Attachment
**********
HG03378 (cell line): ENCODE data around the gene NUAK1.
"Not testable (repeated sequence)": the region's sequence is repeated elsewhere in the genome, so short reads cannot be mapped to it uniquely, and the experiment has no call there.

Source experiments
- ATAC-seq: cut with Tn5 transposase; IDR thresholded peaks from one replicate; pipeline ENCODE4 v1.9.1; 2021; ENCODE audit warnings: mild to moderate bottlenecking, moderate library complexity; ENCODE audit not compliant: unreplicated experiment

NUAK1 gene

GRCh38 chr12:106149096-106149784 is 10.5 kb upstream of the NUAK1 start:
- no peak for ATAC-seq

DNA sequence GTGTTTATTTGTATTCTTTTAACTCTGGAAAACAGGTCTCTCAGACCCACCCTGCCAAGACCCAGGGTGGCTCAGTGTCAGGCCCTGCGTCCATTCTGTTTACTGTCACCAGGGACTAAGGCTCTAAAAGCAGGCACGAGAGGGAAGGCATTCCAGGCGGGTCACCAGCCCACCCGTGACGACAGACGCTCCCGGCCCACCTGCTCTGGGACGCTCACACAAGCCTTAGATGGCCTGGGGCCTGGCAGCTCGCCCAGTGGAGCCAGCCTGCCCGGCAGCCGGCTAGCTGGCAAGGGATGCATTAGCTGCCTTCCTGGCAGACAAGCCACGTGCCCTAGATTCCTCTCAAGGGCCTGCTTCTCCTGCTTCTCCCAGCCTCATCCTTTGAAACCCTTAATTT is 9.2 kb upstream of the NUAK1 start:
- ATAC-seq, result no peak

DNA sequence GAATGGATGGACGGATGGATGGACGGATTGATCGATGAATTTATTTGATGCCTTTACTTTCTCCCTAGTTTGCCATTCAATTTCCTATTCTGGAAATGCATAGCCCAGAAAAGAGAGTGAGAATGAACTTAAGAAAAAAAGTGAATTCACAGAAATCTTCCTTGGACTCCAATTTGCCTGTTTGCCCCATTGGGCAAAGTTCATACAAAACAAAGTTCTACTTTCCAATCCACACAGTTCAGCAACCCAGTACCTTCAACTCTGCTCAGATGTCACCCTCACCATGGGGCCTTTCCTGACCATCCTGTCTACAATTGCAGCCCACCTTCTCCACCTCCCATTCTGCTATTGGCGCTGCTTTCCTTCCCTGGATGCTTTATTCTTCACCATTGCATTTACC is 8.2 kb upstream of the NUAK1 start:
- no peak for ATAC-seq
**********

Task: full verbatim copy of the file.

HG03378 (cell line): ENCODE data around the gene NUAK1.
"Not testable (repeated sequence)": the region's sequence is repeated elsewhere in the genome, so short reads cannot be mapped to it uniquely, and the experiment has no call there.

Source experiments
- ATAC-seq: cut with Tn5 transposase; IDR thresholded peaks from one replicate; pipeline ENCODE4 v1.9.1; 2021; ENCODE audit warnings: mild to moderate bottlenecking, moderate library complexity; ENCODE audit not compliant: unreplicated experiment

NUAK1 gene

GRCh38 chr12:106149096-106149784 is 10.5 kb upstream of the NUAK1 start:
- no peak for ATAC-seq

DNA sequence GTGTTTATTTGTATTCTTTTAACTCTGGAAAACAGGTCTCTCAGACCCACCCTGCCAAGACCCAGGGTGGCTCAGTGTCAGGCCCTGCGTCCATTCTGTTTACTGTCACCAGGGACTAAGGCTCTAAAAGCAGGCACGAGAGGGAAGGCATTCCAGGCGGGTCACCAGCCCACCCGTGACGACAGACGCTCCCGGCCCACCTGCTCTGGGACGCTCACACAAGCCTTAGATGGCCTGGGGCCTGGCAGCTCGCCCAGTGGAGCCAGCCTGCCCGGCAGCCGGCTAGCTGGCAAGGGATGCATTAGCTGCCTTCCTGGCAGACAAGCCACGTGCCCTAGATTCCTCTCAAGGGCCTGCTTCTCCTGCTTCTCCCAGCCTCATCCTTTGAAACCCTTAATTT is 9.2 kb upstream of the NUAK1 start:
- ATAC-seq, result no peak

DNA sequence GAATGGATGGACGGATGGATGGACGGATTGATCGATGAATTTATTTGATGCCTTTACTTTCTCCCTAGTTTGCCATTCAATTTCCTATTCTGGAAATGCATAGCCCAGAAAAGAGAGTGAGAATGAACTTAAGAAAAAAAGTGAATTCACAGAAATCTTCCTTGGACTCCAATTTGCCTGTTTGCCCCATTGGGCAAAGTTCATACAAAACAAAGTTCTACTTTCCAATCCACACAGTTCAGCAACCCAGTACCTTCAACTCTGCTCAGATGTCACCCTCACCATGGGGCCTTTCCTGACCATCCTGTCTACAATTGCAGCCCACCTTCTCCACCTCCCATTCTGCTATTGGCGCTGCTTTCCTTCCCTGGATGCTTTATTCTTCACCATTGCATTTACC is 8.2 kb upstream of the NUAK1 start:
- no peak for ATAC-seq